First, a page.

Monday, March 19, 2007

For What I'm Worth

Today I did something that I knew in advance was guaranteed to annoy me: I acquired the publically-available list of faculty salaries in my department. I could have done this at any time in the past decade or so, but never cared to. Now it turns out that it is useful information for me to know what is possible for a salary range, in preparation for negotiations about whether to stay at this university or go to another one.

Did it surprise me that my most coeval male colleague makes $11k/year more than I do? Yes, the magnitude of the difference surprised me, but I am not surprised that he makes more than I do. For the most part, salary correlates with productivity and prestige, scaled with seniority (or time spent as an administrator). My husband and I are both outliers on the low side (salary seems low in the context of our seniority/productivity), and there is one outlier on the high side -- a long-time unproductive senior faculty member who makes a much higher salary than most others in the department. He's up there with the big guys in terms of salary, despite decades of not having grants, not publishing etc.; and he has never been an administrator nor has he ever been recruited by another university. At my present rate, I would never attain his salary.

My husband and I mused about whether our salaries are unusually low compared to our peer group of faculty because the previous department chair considered us as a 'unit'. Our two faculty salaries combined might have seemed large to him (especially since his wife doesn't work?), and he kept both our salaries lower than the average (but the combined sum was higher than most -- but not all! -- of the other individual faculty salaries). It's just a hypothesis, but it might explain why, year after year, our merit raises are smaller than those of colleagues who are less productive.

I can't say I'm glad I know all these salary numbers now, but the data will be very useful.

7 comments:

Anonymous said...

How do you get this list of salaries? I am an assistant professor at a research university and am very curious about my salary compared to my peers. Particular given that they are all married men with kids, about five years older than I am.

--Orangestuff

working said...

I bet your "unit" idea is right. I know for myself, since I'm married, faculty have discussed that in funding decisions, so I had to go on the offensive and ask why that was relevant. Good luck trying to get this resolved.

Anonymous said...

I would look very hard at leaving. In my area (applied mathematics) there are also almost zero senior females and those that do exist are in high demand for both good and bad reasons. In my department we just worked very hard to get a new female hire who then (justifiably) demanded a spousal hire. The long and the short of it is that they did not come -- her current institution offered them gigantic salary increases. It is a crappy game to play but one we all shoud (or, at least accept) until the administration develops better tools for faculty evaluation. Right now large merit increases come mostly from competing offers.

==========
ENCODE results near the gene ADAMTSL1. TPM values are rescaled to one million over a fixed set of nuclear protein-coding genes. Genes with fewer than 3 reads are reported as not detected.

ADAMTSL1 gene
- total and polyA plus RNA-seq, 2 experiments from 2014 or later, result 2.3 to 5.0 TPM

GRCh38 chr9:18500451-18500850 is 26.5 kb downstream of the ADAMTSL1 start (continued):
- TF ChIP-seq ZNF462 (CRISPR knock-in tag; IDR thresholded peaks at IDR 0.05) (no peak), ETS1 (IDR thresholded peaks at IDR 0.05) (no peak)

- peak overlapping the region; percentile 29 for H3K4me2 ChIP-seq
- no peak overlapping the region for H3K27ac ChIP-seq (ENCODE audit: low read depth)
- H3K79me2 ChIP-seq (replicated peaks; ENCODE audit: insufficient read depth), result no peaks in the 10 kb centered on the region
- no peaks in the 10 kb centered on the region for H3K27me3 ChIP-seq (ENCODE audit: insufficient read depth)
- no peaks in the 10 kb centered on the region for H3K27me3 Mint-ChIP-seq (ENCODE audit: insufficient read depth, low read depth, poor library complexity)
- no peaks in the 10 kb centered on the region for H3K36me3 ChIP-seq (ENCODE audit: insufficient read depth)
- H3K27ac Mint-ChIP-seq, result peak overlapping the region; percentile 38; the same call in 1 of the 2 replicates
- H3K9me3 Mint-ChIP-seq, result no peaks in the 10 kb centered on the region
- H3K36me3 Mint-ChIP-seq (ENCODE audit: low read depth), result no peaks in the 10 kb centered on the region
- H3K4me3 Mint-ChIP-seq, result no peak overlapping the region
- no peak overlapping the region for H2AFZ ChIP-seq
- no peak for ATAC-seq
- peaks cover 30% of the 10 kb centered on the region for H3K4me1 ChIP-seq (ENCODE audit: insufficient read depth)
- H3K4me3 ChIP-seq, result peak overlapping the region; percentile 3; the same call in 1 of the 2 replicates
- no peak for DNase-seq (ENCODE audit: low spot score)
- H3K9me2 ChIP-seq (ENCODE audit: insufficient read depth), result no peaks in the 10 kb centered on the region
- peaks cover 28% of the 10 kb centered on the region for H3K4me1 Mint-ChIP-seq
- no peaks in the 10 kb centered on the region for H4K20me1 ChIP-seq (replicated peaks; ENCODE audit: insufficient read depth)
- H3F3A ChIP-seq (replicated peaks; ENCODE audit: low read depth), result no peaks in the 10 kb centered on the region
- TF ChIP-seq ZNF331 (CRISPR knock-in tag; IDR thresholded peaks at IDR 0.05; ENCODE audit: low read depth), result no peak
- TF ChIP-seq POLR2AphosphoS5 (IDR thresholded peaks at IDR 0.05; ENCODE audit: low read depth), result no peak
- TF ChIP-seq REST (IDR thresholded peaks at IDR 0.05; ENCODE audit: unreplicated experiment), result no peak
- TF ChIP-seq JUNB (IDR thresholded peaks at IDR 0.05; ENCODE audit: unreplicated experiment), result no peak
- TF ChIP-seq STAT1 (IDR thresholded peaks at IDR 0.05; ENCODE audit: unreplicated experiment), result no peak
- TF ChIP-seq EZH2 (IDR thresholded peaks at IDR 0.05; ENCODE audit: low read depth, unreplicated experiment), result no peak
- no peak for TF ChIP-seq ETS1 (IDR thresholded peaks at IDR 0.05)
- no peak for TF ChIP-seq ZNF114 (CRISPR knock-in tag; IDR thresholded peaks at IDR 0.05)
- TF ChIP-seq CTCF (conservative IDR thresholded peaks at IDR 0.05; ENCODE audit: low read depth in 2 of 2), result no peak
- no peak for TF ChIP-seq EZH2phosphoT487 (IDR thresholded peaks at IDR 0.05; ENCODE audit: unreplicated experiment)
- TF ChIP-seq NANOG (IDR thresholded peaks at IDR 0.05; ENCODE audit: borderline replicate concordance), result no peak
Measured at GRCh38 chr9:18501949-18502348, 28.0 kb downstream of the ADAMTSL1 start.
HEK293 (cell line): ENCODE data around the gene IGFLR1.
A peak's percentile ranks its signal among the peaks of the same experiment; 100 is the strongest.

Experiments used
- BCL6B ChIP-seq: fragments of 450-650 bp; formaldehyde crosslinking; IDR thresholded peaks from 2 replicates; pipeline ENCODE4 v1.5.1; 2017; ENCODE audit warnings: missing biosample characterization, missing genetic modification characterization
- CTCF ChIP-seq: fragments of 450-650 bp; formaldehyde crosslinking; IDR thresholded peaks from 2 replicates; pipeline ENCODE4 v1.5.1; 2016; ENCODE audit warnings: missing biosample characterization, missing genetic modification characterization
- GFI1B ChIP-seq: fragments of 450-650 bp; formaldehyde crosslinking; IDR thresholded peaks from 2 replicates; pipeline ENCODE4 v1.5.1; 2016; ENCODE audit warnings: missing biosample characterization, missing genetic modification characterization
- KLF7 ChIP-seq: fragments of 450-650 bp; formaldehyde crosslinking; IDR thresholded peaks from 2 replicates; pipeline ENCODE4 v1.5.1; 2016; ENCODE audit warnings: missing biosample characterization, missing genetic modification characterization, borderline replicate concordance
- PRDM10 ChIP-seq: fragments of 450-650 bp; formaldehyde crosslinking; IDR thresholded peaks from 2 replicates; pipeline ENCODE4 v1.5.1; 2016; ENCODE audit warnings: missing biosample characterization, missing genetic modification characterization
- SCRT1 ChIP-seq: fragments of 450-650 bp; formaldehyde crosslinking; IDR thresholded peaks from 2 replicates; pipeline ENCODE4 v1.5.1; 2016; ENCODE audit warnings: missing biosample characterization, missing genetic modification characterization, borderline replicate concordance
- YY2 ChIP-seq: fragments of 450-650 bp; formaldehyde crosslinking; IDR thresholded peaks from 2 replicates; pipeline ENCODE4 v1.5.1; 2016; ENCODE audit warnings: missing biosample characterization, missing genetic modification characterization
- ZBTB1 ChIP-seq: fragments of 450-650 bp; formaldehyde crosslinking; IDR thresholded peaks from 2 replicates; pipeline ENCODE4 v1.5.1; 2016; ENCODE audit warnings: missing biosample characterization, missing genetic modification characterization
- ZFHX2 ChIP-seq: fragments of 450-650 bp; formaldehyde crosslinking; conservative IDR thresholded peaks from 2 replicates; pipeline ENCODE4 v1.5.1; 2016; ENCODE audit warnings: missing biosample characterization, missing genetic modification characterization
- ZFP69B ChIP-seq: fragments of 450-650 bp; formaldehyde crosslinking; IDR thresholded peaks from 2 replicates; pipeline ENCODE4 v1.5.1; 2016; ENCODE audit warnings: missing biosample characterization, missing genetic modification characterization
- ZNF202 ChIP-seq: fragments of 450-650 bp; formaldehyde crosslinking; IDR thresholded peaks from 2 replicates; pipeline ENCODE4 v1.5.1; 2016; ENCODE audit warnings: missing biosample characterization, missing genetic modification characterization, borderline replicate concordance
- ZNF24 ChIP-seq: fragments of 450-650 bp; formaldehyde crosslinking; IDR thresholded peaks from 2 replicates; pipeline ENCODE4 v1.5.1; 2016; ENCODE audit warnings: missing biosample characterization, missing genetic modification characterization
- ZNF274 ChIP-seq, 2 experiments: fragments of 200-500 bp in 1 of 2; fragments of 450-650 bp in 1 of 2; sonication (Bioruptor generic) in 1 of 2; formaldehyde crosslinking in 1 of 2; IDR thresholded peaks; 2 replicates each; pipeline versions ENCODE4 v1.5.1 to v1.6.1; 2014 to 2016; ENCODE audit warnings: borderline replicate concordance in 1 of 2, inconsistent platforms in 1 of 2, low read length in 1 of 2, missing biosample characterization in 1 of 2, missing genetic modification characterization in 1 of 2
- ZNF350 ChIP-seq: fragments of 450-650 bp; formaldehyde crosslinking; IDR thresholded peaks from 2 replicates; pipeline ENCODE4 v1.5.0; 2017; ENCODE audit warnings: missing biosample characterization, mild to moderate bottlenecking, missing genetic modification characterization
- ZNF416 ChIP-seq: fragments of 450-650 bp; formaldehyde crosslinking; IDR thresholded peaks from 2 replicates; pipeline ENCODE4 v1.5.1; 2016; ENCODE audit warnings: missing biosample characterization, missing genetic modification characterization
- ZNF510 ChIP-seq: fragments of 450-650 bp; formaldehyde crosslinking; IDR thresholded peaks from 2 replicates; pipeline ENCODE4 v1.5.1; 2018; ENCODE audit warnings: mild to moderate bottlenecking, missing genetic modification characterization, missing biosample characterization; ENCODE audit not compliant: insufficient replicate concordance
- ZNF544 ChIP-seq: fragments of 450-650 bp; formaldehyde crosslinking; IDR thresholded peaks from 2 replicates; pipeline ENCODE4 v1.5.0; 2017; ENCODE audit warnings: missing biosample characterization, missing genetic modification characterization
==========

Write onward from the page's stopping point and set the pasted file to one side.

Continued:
Anonymous said...

If I were in your position in a company, I would use this list to specifically argue for a raise. You have specific accomplishments and productivity to cite. You have every reason to expect to be compensated on the same level of your colleagues. You have proof that you are not. There is simply no reason that this should continue, and honestly, I think your university would have a problem seeing that sort of breakdown in comparison with a productivity scale too. It doesn't matter if you're being seen as a unit or not: that's a bullshit excuse and everyone knows it. Do you two only contribute as a unit? Of course not. And honestly, I think you should be given MORE money because you're a unit. Not less. Synergy.

Above posters are right, but I wouldn't leave till they refuse you the money, and none of this whining about budget. It's not like someone doesn't see these numbers every year like you just did.

Carrie said...

FSP, I agree with anonymous. Two years ago, armed with knowledge of what my peers were making (I'm in industry), I said to my boss "I am severely undercompensated with respect to my peers" and he couldn't argue with that. And I got an 11% raise (yes, I was that severely undercompensated!). You don't need to wait for the offer from another institution to negotiate for a reasonable merit increase -- especially when you have the data in front of you.

I highly recommend "Women Don't Ask: Negotiation and the Gender Divide" for some good ideas on negotiating strategies in male dominated environments.

Female Science Professor said...

to the first anonymous commenter -- It probably varies from state to state on how to get these numbers. The data used to be stored in the reference section of libraries, but now the data are online in many places. Try the human resources website of your university, or ask a reference librarian.

Anonymous said...

Get a lawyer.